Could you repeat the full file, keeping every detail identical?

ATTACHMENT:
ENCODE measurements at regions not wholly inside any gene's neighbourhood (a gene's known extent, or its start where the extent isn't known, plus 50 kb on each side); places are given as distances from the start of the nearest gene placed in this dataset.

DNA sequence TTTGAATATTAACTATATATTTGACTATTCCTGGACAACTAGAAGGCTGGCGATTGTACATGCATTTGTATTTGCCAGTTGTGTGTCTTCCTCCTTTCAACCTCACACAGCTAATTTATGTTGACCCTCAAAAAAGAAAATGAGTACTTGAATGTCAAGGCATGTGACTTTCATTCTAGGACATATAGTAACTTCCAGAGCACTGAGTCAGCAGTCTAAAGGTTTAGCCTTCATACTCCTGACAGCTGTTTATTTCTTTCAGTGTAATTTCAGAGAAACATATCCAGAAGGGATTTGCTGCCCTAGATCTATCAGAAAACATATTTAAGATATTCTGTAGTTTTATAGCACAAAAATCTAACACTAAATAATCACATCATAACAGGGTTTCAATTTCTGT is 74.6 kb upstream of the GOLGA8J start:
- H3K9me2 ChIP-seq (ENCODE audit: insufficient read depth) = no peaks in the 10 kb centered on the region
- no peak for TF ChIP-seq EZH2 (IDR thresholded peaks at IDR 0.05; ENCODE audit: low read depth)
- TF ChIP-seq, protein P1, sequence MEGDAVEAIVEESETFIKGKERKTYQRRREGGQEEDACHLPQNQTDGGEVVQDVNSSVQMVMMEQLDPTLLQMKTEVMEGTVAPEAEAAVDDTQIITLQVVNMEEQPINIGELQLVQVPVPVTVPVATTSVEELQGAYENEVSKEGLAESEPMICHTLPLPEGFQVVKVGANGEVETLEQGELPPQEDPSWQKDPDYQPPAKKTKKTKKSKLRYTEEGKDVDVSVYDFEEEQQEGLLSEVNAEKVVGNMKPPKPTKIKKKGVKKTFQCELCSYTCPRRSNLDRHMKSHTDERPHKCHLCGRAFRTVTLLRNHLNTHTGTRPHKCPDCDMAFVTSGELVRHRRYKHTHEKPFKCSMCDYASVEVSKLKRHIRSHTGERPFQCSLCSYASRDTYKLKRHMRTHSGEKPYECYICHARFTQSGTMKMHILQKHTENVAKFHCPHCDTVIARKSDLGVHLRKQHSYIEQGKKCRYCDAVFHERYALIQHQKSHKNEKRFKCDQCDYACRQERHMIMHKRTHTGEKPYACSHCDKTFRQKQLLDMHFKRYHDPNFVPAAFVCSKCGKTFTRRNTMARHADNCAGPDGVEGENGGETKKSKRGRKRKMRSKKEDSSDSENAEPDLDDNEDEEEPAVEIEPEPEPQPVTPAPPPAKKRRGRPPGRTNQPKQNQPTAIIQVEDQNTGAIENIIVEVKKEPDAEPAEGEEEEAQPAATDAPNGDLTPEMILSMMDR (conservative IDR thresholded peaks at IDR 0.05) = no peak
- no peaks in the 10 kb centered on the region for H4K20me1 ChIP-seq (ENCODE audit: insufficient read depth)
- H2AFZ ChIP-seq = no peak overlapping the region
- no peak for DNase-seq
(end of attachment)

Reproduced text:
ENCODE measurements at regions not wholly inside any gene's neighbourhood (a gene's known extent, or its start where the extent isn't known, plus 50 kb on each side); places are given as distances from the start of the nearest gene placed in this dataset.

DNA sequence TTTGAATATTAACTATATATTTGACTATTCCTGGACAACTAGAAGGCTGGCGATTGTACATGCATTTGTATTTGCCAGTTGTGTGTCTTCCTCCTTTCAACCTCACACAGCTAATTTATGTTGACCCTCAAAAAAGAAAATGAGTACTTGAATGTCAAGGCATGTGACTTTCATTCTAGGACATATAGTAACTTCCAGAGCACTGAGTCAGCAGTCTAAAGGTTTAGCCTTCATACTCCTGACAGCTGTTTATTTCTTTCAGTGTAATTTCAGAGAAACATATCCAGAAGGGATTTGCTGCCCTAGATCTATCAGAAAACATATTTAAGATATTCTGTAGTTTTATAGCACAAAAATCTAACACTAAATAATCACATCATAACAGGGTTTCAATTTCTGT is 74.6 kb upstream of the GOLGA8J start:
- H3K9me2 ChIP-seq (ENCODE audit: insufficient read depth) = no peaks in the 10 kb centered on the region
- no peak for TF ChIP-seq EZH2 (IDR thresholded peaks at IDR 0.05; ENCODE audit: low read depth)
- TF ChIP-seq, protein P1, sequence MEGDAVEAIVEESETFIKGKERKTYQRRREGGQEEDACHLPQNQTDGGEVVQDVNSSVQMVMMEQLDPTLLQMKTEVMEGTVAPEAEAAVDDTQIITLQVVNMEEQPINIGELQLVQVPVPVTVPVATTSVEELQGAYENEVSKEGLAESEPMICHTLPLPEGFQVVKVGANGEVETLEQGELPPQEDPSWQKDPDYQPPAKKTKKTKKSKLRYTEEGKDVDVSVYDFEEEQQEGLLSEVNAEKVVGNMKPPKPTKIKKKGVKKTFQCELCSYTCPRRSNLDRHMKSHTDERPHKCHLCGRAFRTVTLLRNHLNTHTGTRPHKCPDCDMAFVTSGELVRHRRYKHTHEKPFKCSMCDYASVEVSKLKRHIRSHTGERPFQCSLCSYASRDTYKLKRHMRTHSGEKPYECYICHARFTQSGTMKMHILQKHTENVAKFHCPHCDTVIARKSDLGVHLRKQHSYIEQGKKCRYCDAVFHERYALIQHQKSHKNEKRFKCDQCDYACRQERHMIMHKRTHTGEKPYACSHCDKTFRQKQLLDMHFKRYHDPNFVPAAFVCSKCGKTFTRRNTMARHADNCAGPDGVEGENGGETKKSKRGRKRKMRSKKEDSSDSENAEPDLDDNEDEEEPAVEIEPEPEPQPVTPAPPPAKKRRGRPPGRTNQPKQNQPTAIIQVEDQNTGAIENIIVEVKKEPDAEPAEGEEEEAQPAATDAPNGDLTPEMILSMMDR (conservative IDR thresholded peaks at IDR 0.05) = no peak
- no peaks in the 10 kb centered on the region for H4K20me1 ChIP-seq (ENCODE audit: insufficient read depth)
- H2AFZ ChIP-seq = no peak overlapping the region
- no peak for DNase-seq